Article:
Inner Tabernacle

The Levitic tribe carried the tabernacle as our ancestors journeyed across the desert. The Merari family carried the Tabernacle’s walls. The Gershonic family carried the tabernacle’s covers. The Kehati family carried the Tabernacle’s artifacts; the ark, candelabra, show-table and altar.  (1)
The word Merari means bitterness. All Change must begin with the bitter acknowledgment of our inadequacy. When we reflect upon our behavior and consider it lacking,a sense of disappointment sets in. Disappointment is only constructive when it is accompanied by firm resolve to effect positive change.
It is upon this resolve, borne of dissatisfaction with the status quo, that the walls of our new lives are constructed. Indeed, the Meraris, the family of bitterness, carried the tabernacle’s walls.
The word Gershon means to banish. Over the walls of our new lives, a cover must be drawn to secure a healthy environment within. This protective cover is formed by the actual banishment of all inappropriate behavior and even thought. Indeed, the Gershonites, the family of banishment, carried the covers that were fitted over the tabernacle’s walls to protect the sanctuary within.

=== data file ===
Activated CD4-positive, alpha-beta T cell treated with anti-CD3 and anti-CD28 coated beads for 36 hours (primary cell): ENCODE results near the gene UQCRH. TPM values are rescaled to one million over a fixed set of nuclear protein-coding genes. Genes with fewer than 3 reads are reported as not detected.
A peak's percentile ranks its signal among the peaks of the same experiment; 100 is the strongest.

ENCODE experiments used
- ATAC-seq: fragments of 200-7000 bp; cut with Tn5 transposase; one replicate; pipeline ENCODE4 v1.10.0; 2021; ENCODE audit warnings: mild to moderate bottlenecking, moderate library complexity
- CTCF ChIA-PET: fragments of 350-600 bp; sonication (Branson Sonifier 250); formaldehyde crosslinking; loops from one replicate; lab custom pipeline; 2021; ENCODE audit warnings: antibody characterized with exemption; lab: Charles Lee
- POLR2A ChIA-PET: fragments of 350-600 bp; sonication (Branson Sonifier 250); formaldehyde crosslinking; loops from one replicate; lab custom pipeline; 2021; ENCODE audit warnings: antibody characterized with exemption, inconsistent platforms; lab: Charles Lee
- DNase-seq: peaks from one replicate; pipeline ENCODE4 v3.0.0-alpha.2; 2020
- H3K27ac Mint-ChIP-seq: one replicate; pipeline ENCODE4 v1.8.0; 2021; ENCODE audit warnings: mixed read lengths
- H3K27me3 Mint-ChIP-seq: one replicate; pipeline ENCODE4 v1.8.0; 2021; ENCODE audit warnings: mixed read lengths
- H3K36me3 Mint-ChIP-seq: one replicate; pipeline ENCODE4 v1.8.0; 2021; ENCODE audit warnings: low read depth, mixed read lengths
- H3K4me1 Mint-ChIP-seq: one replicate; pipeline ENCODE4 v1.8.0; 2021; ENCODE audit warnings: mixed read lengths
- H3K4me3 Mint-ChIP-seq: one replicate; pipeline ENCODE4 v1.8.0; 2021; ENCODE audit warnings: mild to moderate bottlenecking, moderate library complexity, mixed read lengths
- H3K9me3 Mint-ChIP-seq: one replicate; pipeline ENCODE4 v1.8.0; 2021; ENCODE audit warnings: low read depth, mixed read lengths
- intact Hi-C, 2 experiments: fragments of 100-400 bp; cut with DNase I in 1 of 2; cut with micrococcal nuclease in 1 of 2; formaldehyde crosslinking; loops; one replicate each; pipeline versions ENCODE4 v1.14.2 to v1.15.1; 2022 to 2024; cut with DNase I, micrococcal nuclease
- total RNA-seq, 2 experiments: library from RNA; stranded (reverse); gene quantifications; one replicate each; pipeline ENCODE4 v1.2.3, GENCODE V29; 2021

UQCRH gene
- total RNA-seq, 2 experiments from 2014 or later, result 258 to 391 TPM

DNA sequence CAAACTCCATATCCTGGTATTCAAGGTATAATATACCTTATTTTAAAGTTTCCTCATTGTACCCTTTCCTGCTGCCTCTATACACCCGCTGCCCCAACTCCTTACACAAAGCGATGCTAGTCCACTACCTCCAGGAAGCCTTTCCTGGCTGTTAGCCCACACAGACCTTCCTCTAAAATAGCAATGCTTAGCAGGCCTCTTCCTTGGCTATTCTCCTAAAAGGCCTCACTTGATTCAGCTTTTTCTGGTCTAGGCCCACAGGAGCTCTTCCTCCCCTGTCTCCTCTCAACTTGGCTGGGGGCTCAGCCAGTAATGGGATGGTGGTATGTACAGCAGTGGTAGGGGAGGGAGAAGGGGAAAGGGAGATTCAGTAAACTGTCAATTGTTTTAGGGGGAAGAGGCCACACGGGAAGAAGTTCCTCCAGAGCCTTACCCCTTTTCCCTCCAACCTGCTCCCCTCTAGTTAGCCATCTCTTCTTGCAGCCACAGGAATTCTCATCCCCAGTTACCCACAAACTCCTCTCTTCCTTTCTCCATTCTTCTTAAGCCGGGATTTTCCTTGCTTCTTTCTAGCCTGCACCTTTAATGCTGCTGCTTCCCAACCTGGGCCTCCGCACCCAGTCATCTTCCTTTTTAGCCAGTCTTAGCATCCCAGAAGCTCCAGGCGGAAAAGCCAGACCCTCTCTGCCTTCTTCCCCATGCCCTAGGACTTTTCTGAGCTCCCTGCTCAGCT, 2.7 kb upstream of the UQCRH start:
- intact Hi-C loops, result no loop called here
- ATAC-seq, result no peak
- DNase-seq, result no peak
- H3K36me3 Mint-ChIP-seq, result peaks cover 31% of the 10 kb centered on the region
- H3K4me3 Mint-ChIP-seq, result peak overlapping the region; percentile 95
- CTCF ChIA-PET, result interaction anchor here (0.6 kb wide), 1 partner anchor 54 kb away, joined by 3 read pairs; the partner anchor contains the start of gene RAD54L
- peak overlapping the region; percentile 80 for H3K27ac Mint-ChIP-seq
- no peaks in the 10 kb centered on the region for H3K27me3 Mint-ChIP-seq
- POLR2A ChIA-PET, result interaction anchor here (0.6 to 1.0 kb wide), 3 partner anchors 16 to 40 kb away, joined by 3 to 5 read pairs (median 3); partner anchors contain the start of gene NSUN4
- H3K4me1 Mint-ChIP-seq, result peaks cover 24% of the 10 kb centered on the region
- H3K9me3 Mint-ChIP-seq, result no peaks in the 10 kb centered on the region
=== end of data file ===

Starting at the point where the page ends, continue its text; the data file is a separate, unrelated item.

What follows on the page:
Kehat, means to marshal. Once we have secured a healthy environment it is time to marshal our resources to imbue our new environment with positive behavior and a constructive attitude. Indeed, the Kehatis, the family of marshals, carried the sacred artifacts that filled the tabernacle’s space. (2)

Reflection

The tabernacle need not be ancient history; it can become an active element in our daily lives. We are each endowed with Meraric, Gershonic and Kehatic abilities. We are each capable of firm resolve, of effecting change, and of charting a new course of constructive behavior.  We are each capable of bringing the ancient planks, covers and artifacts to sacred and vivid life. (3)

Footnotes

  1. Numbers, 4.
  2. Genesis, 49: 10.
  3. This essay is based in part on Likutei Torah (R. Schneur Zalman of Liadi, founder of Chassidus Chabad, 1745 – 1813) p. 21a as elucidated in Ohr Hatorah (R.Menachem M. Schneerson, Third Rebbe of Lubavitch, 1789-1866) pp. 241-249.